Book Review || Salem Falls By Jodi Picoult

Jack St. Bride was once a beloved teacher and soccer coach at a girls’ prep school – until a student’s crush sparked a powder keg of accusation and robbed him of his career and reputation. Now, after a devastatingly public ordeal that left him with an eight-month jail sentence and no job, Jack resolves to pick up the pieces of his life. He takes a job washing dishes at Addie Peabody’s diner and slowly starts to form a relationship with her in the quiet New England village of Salem Falls. But just when Jack thinks he has outrun his past, a quartet of teenage girls with a secret turn his world upside down once again, triggering a modern-day witch hunt in a town haunted by its own history…

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Although I haven’t picked up a Jodi Picoult since my mid teens, there was something about reading one anew that I found refreshing. Famed for writing My Sister’s Keeper, which would later become a hit film, I used to read the occasional novel from her ever extending list of works – from her website, the author has reached 26 separate books, five of which have been made into films. I’ve read a handful of her stories in the past and although they’re all very absorbing and detailed, they can sometimes get a bit repetitive, meaning that gaps between them is probably advised.

One thing I like about a Picoult novel is that she does a LOT of research. The stories nearly always delve into very serious and sometimes quite dark matters, but seem factually quite accurate (correct me if I’m wrong, this is what I’ve read between the lines). Even in Salem Falls there’s a great balance of characters, interweaving themes and description, without letting on straight away who to like and dislike.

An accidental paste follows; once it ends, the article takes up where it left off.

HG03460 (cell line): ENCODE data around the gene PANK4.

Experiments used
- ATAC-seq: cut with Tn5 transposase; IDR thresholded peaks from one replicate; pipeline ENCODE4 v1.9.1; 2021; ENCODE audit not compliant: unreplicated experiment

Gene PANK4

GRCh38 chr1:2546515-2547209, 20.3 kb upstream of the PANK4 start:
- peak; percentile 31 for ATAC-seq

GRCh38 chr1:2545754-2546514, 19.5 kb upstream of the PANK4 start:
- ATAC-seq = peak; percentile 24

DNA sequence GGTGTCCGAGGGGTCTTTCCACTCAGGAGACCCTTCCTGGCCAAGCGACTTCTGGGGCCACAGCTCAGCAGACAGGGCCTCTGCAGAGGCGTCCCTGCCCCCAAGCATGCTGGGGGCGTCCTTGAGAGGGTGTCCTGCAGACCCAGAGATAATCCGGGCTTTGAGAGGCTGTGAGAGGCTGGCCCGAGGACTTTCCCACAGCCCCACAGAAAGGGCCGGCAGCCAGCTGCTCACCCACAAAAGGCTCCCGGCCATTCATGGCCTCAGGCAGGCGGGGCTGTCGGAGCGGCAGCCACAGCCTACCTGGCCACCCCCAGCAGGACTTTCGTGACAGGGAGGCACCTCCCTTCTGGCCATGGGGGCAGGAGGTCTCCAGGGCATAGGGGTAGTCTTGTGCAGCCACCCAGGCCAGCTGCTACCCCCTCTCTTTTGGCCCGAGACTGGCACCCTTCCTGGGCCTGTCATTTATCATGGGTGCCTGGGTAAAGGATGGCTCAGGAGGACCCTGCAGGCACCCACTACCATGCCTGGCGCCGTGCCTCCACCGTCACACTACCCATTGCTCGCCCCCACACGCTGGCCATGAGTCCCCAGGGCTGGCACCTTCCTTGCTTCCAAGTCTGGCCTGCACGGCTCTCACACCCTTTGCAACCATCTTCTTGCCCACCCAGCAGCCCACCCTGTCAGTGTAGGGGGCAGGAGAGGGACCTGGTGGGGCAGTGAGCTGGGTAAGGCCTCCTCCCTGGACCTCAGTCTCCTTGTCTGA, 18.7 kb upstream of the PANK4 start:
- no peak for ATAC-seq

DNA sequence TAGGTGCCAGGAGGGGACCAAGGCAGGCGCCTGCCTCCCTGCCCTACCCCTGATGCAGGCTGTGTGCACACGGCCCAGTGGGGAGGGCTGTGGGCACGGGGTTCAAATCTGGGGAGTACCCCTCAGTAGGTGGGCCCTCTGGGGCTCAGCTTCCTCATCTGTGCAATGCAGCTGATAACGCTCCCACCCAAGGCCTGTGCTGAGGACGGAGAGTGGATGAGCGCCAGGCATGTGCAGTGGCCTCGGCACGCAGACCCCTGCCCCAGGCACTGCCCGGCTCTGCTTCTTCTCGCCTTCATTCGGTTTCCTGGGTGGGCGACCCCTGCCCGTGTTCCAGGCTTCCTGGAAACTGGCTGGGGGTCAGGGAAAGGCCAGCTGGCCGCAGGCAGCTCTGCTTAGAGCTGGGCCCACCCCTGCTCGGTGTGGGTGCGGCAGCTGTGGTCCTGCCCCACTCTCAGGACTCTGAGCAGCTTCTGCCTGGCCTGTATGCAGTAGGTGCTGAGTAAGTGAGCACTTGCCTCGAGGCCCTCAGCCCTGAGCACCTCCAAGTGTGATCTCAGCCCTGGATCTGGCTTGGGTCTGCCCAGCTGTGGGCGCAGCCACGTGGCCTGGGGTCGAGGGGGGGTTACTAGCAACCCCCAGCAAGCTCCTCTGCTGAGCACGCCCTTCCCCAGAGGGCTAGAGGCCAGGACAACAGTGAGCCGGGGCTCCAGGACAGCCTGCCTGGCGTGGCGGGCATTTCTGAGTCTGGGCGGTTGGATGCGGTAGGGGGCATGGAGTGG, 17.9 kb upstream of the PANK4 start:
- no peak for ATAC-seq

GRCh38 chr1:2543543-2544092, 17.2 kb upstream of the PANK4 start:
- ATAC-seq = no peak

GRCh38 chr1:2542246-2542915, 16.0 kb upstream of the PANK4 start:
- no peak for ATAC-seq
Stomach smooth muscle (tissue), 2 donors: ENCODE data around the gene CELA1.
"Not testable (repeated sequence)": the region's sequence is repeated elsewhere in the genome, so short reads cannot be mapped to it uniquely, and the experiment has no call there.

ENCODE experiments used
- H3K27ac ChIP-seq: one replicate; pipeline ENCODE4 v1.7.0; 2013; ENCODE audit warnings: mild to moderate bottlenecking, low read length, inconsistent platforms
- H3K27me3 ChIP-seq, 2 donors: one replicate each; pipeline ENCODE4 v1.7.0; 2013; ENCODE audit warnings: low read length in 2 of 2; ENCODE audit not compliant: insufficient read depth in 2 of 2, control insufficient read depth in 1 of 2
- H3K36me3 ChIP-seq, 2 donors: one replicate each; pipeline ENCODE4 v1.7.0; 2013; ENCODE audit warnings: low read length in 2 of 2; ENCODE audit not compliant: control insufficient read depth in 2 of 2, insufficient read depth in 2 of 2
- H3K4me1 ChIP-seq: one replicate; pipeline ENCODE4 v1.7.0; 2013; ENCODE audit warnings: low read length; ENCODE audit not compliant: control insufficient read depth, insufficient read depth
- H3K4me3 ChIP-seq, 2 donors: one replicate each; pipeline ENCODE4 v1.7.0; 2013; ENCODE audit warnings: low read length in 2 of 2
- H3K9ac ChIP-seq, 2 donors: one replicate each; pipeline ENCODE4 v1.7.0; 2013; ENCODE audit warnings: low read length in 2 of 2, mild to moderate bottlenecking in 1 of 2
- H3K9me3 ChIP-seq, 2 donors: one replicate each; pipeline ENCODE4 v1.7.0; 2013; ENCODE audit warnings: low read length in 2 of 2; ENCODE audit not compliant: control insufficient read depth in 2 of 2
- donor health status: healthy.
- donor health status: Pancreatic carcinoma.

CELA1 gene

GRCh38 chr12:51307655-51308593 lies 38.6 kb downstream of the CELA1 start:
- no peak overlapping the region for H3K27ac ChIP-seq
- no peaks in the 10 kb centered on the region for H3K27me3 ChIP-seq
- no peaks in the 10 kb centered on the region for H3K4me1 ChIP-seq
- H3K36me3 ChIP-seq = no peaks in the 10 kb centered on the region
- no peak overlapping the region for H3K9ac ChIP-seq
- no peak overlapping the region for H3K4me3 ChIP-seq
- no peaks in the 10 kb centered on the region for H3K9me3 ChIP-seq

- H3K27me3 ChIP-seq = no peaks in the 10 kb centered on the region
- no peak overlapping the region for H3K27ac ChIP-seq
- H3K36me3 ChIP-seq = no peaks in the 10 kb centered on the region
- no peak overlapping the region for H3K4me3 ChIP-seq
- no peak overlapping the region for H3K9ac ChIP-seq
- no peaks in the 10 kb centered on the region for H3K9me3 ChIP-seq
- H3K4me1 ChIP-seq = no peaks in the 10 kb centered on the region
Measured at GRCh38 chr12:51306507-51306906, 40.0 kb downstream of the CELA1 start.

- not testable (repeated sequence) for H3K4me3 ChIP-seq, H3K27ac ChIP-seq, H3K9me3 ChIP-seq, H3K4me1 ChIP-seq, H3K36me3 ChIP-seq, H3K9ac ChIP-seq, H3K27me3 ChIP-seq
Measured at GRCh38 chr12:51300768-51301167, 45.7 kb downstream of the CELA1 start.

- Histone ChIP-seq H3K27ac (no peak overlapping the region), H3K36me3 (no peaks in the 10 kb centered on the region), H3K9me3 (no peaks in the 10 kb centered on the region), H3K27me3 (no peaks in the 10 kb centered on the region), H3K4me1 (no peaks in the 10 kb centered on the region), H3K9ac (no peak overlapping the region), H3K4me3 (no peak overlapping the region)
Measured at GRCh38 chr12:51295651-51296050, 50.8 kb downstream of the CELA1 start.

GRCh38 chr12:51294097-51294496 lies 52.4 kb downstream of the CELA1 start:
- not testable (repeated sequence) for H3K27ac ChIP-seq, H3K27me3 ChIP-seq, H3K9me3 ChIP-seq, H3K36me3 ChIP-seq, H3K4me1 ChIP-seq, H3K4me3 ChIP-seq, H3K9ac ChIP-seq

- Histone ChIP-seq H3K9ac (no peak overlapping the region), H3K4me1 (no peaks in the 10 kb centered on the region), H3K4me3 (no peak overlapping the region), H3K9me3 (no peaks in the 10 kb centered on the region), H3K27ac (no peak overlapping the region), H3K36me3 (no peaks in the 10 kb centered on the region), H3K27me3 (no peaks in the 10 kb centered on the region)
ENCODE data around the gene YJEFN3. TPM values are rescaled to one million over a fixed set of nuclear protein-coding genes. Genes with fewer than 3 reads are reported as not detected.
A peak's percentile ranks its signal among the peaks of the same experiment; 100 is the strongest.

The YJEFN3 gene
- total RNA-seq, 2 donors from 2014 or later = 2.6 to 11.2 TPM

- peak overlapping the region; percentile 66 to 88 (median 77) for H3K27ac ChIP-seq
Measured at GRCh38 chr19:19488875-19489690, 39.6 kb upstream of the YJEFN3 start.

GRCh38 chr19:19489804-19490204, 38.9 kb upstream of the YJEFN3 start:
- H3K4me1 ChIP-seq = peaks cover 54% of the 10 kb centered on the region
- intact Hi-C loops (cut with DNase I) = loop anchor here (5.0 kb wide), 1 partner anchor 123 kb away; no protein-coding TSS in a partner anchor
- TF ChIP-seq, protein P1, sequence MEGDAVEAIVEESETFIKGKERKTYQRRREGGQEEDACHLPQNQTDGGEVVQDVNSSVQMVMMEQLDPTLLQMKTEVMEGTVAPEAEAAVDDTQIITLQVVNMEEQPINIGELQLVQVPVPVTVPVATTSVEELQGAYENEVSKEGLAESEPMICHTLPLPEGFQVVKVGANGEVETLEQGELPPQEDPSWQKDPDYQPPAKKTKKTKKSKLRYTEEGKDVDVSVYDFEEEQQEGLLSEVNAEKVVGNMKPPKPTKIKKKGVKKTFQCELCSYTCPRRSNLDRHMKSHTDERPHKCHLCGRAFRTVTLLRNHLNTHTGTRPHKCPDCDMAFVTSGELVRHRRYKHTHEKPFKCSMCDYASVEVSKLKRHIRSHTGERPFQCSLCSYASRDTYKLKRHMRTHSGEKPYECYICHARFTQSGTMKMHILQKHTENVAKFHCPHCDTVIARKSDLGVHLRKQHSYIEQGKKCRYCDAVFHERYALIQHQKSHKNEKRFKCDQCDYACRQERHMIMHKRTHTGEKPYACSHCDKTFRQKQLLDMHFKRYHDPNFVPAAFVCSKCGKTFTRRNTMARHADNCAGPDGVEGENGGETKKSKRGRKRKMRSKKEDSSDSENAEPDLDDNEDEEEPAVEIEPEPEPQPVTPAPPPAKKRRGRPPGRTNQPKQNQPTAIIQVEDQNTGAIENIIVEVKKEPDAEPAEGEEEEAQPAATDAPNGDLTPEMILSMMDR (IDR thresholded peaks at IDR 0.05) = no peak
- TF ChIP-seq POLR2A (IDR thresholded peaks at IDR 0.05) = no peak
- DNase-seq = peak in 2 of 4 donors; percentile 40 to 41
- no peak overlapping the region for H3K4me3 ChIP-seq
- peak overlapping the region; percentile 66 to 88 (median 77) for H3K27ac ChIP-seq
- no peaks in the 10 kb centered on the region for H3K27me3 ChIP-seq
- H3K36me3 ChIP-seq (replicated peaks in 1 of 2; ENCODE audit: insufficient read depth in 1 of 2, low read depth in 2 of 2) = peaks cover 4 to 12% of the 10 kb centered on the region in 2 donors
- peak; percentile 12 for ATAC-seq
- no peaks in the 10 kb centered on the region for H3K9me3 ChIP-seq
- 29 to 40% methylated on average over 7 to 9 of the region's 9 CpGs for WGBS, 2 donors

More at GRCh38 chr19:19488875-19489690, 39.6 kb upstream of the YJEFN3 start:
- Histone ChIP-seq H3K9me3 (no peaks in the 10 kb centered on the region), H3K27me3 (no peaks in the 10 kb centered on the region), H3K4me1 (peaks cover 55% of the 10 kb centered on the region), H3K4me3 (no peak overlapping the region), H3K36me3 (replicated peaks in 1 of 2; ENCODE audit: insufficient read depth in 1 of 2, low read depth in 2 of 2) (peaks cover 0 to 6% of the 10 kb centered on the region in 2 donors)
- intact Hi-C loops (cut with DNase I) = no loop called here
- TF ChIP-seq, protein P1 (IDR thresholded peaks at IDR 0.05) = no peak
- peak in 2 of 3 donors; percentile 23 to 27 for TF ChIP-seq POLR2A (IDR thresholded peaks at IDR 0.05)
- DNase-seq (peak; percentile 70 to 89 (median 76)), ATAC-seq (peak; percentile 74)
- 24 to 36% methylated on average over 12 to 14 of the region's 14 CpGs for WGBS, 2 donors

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Take Salem Falls as a holiday read, something to get caught up in, but not the most intricate or believable, it’s still a good story.

From the blurb I’d expected it to be a bit naff and unrealistic – as in, reallllly, could a man get himself into a situation twice where he’s falsely accused of rape? Then you carry on reading (actually surprisingly quickly, it’s one of those where the chapters fly by) and it does all fit together. Though the topic is controversial (as all Jodi Picoult novels tend to be!), she handles it with ease, showing varying perspectives and with a few plot twists thrown in to set you off balance. From the reviews I’ve seem a lot of outrage at the portrayal of Wicca throughout, but as I don’t know enough about it, I found it interesting all the same. Plus the ending was good, and I actually didn’t see it coming…let’s leave it at that!

It just shows how the power of a lie can sometimes run at such speed, even when you try and take it back, the truth cannot catch up to it.

Rating: 7/10

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